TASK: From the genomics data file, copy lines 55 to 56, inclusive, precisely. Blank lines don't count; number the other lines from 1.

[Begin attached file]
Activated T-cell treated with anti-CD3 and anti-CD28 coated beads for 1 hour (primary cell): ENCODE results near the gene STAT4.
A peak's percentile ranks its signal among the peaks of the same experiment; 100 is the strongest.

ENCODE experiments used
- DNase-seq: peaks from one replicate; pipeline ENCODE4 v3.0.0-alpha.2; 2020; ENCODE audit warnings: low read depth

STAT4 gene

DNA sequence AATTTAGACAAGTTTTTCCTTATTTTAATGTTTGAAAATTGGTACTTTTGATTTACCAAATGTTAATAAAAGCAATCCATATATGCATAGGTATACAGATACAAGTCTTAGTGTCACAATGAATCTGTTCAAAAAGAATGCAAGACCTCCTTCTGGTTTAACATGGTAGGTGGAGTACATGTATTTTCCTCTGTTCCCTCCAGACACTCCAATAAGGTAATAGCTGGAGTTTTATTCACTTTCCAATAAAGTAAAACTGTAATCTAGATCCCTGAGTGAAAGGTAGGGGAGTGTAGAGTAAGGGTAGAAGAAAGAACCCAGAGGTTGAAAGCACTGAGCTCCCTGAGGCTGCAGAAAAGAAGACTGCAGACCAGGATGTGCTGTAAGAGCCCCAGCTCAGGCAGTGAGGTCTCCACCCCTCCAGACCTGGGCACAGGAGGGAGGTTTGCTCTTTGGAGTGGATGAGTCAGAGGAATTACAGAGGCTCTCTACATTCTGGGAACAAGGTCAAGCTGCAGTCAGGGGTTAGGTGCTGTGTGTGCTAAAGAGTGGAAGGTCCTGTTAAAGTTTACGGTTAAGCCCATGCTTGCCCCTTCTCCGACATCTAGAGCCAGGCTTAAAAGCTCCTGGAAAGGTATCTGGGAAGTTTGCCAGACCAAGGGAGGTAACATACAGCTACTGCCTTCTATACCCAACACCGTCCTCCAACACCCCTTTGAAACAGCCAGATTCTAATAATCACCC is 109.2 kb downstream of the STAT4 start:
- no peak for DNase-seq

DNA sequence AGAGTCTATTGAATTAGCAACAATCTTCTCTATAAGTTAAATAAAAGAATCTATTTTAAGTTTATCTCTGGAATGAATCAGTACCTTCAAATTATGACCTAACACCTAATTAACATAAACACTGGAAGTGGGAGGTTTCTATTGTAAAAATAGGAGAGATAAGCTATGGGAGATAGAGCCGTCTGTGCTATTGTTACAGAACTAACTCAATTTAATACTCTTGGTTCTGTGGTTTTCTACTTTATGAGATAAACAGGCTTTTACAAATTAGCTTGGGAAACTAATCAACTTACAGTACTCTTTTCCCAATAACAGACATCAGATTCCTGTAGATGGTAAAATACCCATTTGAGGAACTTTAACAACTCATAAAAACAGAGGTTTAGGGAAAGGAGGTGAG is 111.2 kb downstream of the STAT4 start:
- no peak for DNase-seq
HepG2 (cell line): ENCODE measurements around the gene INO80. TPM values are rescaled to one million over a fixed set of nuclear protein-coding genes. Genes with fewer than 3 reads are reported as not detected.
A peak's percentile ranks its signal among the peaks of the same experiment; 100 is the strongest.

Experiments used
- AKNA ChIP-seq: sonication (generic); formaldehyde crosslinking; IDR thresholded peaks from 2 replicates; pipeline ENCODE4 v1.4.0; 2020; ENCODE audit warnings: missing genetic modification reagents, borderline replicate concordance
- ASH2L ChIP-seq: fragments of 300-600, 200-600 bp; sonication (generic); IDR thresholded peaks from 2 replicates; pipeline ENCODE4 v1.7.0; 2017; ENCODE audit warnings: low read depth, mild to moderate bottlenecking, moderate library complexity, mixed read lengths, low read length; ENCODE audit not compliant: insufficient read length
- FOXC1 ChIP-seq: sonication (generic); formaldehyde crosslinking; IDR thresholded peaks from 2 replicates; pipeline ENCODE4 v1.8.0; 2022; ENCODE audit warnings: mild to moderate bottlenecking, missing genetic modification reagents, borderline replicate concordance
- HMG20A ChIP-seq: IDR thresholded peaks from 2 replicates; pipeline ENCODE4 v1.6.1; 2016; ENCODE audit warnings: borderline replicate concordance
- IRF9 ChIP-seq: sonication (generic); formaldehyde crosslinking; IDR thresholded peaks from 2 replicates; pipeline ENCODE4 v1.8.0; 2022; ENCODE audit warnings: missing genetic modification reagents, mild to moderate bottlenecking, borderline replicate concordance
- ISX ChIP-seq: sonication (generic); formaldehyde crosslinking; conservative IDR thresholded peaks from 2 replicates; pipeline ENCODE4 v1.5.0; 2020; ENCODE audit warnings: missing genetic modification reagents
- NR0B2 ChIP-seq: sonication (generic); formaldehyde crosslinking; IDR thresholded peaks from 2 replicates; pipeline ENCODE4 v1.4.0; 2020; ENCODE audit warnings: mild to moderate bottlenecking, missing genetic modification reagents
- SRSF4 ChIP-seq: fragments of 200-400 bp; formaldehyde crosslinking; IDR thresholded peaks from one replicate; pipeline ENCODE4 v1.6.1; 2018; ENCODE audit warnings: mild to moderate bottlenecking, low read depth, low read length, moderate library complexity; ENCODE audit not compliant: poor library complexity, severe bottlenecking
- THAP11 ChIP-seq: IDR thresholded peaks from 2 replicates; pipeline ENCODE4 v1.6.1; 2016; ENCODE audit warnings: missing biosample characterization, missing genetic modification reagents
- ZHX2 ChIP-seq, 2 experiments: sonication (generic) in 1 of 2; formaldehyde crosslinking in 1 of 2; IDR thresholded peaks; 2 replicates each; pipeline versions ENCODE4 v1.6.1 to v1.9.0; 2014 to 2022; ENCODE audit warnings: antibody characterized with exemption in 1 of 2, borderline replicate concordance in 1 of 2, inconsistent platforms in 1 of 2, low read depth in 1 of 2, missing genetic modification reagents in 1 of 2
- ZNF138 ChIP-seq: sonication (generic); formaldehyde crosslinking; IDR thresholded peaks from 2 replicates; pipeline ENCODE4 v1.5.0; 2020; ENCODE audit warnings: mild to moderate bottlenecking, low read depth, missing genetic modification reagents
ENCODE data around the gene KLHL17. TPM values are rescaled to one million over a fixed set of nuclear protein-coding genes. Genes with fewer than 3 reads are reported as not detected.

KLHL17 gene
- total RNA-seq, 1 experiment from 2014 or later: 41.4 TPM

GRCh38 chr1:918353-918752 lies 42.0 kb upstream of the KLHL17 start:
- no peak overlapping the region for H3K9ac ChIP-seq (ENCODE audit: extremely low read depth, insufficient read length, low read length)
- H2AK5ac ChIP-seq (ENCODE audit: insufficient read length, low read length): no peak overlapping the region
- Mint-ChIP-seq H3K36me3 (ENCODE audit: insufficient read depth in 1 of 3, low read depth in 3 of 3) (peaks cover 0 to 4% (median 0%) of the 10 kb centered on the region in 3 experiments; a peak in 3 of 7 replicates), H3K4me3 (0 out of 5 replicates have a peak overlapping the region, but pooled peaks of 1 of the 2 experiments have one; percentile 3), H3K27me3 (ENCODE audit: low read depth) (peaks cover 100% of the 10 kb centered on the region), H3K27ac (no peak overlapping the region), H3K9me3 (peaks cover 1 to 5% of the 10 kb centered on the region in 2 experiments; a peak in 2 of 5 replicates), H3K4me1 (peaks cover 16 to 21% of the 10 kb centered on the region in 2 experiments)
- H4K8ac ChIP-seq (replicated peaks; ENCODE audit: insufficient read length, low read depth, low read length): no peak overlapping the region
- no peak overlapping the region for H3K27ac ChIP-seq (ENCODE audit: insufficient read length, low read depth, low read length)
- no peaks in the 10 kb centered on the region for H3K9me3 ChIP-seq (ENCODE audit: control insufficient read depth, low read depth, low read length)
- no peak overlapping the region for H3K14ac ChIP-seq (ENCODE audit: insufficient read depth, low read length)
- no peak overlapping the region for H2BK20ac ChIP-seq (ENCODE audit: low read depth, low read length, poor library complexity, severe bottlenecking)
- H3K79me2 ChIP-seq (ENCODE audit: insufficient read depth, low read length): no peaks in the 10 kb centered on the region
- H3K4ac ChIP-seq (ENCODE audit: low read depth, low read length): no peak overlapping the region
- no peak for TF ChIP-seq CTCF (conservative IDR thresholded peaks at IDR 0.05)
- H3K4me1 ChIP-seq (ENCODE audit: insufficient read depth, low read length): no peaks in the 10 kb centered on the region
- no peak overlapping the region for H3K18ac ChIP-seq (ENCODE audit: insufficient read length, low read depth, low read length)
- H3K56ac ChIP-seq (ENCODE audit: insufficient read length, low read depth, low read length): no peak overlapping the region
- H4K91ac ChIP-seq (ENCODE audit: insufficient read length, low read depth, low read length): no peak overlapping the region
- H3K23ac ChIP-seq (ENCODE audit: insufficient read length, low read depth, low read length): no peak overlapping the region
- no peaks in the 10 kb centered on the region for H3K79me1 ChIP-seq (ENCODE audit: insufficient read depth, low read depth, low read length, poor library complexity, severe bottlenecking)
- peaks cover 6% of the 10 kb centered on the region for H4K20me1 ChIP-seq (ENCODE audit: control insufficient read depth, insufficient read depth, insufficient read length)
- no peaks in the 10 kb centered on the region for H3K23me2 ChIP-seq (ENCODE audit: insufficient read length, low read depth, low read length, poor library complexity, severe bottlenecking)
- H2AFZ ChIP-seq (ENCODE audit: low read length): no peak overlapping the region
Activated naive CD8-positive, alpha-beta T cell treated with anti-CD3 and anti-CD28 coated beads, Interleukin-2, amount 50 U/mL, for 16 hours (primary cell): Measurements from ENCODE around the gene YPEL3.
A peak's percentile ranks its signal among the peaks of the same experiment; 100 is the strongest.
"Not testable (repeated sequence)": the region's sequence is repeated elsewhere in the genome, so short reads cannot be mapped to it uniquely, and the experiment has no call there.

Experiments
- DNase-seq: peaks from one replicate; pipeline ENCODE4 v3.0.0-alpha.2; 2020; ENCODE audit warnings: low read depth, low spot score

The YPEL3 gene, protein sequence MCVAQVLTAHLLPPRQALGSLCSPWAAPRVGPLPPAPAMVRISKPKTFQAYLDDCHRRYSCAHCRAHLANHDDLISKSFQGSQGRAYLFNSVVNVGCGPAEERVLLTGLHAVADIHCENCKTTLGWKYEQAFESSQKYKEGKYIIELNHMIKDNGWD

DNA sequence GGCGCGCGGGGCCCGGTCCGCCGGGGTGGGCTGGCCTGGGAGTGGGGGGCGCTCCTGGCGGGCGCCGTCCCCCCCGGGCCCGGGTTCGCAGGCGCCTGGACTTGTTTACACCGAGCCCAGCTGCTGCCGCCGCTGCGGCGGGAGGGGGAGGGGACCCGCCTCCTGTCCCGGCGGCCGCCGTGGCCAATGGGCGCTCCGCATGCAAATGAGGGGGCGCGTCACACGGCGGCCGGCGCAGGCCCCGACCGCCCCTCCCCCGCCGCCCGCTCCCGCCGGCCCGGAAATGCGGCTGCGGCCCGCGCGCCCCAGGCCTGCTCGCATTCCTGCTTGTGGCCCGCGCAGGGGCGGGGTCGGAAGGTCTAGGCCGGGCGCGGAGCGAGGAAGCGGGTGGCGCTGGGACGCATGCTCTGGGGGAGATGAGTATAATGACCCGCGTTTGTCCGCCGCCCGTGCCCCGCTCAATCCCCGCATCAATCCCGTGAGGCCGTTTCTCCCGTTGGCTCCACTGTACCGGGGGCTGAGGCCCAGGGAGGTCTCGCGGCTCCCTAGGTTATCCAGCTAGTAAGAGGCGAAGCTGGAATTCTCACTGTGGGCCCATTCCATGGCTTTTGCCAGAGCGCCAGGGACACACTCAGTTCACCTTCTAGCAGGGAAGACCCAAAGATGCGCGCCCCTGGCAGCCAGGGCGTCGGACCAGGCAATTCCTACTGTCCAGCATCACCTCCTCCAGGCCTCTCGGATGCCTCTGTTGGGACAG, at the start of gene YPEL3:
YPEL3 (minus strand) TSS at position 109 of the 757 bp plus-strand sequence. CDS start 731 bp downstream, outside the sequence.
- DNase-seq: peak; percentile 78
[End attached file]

YPEL3 (minus strand) TSS at position 109 of the 757 bp plus-strand sequence. CDS start 731 bp downstream, outside the sequence.
- DNase-seq: peak; percentile 78